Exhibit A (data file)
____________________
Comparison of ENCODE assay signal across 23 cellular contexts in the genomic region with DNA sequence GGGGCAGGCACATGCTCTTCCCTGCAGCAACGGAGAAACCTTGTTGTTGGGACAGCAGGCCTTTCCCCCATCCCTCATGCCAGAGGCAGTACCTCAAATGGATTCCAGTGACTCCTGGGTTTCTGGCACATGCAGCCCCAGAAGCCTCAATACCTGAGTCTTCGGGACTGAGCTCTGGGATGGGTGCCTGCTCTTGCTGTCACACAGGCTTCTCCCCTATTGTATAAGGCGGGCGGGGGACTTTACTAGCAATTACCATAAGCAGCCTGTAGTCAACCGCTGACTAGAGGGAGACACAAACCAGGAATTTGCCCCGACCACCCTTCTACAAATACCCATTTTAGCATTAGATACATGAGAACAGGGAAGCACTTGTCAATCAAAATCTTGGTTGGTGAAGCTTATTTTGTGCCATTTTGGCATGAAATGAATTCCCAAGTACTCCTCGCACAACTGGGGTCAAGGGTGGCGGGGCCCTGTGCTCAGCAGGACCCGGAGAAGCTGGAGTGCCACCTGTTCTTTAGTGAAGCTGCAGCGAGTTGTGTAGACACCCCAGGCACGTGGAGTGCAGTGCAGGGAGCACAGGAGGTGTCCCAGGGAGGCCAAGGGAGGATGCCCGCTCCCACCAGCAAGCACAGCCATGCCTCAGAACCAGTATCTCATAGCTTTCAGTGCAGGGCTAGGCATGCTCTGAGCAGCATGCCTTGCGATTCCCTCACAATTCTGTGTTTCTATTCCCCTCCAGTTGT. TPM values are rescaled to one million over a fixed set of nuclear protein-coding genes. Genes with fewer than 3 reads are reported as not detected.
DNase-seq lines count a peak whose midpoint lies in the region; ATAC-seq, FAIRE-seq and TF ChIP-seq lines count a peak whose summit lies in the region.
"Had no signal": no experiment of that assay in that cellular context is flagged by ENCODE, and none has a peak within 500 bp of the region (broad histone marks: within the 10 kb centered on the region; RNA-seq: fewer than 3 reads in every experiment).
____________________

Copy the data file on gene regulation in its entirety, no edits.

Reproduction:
Comparison of ENCODE assay signal across 23 cellular contexts in the genomic region with DNA sequence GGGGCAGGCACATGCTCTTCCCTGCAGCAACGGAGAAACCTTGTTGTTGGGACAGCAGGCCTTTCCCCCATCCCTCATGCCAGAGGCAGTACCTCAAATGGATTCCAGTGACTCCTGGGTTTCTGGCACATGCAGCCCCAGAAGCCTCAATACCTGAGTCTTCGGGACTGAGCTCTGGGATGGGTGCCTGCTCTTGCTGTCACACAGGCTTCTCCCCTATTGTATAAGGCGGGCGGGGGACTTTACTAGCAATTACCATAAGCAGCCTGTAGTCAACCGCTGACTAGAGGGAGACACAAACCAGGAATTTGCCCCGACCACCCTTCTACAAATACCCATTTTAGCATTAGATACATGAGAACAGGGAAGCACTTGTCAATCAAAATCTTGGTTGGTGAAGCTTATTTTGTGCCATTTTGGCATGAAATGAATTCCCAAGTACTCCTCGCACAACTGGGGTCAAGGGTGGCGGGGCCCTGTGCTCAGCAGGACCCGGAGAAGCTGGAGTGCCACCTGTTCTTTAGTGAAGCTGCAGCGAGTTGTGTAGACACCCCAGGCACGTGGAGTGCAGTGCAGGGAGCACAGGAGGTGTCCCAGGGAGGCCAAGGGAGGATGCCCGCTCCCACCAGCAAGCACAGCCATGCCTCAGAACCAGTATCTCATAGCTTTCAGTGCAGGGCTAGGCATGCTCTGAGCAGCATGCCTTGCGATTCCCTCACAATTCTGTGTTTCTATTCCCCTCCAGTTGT. TPM values are rescaled to one million over a fixed set of nuclear protein-coding genes. Genes with fewer than 3 reads are reported as not detected.
DNase-seq lines count a peak whose midpoint lies in the region; ATAC-seq, FAIRE-seq and TF ChIP-seq lines count a peak whose summit lies in the region.
"Had no signal": no experiment of that assay in that cellular context is flagged by ENCODE, and none has a peak within 500 bp of the region (broad histone marks: within the 10 kb centered on the region; RNA-seq: fewer than 3 reads in every experiment).